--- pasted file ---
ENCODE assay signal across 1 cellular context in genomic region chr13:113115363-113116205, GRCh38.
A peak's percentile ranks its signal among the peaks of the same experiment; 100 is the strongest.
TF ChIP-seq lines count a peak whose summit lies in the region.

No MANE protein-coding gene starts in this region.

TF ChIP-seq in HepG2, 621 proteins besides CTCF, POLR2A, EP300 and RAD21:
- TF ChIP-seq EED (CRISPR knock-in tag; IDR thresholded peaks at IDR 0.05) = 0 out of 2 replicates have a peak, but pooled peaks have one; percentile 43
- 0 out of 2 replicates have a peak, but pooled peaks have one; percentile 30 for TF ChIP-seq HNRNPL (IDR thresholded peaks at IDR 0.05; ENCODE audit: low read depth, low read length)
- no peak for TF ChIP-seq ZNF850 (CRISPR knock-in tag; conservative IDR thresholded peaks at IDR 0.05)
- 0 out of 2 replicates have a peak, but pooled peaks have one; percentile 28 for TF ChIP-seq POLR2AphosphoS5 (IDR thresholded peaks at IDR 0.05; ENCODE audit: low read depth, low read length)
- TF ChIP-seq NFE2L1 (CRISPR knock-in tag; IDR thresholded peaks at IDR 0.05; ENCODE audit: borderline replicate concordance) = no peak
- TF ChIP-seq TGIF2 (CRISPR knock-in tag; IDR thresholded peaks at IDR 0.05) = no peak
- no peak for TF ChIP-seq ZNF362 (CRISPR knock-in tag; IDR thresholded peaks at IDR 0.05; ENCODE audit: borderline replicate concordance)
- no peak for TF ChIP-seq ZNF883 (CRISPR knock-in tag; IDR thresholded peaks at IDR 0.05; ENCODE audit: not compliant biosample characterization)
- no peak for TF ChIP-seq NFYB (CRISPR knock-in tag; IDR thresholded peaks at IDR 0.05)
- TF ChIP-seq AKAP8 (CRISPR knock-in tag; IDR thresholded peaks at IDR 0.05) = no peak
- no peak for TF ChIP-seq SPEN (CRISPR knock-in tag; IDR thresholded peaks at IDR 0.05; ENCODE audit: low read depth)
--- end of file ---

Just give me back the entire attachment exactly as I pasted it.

ENCODE assay signal across 1 cellular context in genomic region chr13:113115363-113116205, GRCh38.
A peak's percentile ranks its signal among the peaks of the same experiment; 100 is the strongest.
TF ChIP-seq lines count a peak whose summit lies in the region.

No MANE protein-coding gene starts in this region.

TF ChIP-seq in HepG2, 621 proteins besides CTCF, POLR2A, EP300 and RAD21:
- TF ChIP-seq EED (CRISPR knock-in tag; IDR thresholded peaks at IDR 0.05) = 0 out of 2 replicates have a peak, but pooled peaks have one; percentile 43
- 0 out of 2 replicates have a peak, but pooled peaks have one; percentile 30 for TF ChIP-seq HNRNPL (IDR thresholded peaks at IDR 0.05; ENCODE audit: low read depth, low read length)
- no peak for TF ChIP-seq ZNF850 (CRISPR knock-in tag; conservative IDR thresholded peaks at IDR 0.05)
- 0 out of 2 replicates have a peak, but pooled peaks have one; percentile 28 for TF ChIP-seq POLR2AphosphoS5 (IDR thresholded peaks at IDR 0.05; ENCODE audit: low read depth, low read length)
- TF ChIP-seq NFE2L1 (CRISPR knock-in tag; IDR thresholded peaks at IDR 0.05; ENCODE audit: borderline replicate concordance) = no peak
- TF ChIP-seq TGIF2 (CRISPR knock-in tag; IDR thresholded peaks at IDR 0.05) = no peak
- no peak for TF ChIP-seq ZNF362 (CRISPR knock-in tag; IDR thresholded peaks at IDR 0.05; ENCODE audit: borderline replicate concordance)
- no peak for TF ChIP-seq ZNF883 (CRISPR knock-in tag; IDR thresholded peaks at IDR 0.05; ENCODE audit: not compliant biosample characterization)
- no peak for TF ChIP-seq NFYB (CRISPR knock-in tag; IDR thresholded peaks at IDR 0.05)
- TF ChIP-seq AKAP8 (CRISPR knock-in tag; IDR thresholded peaks at IDR 0.05) = no peak
- no peak for TF ChIP-seq SPEN (CRISPR knock-in tag; IDR thresholded peaks at IDR 0.05; ENCODE audit: low read depth)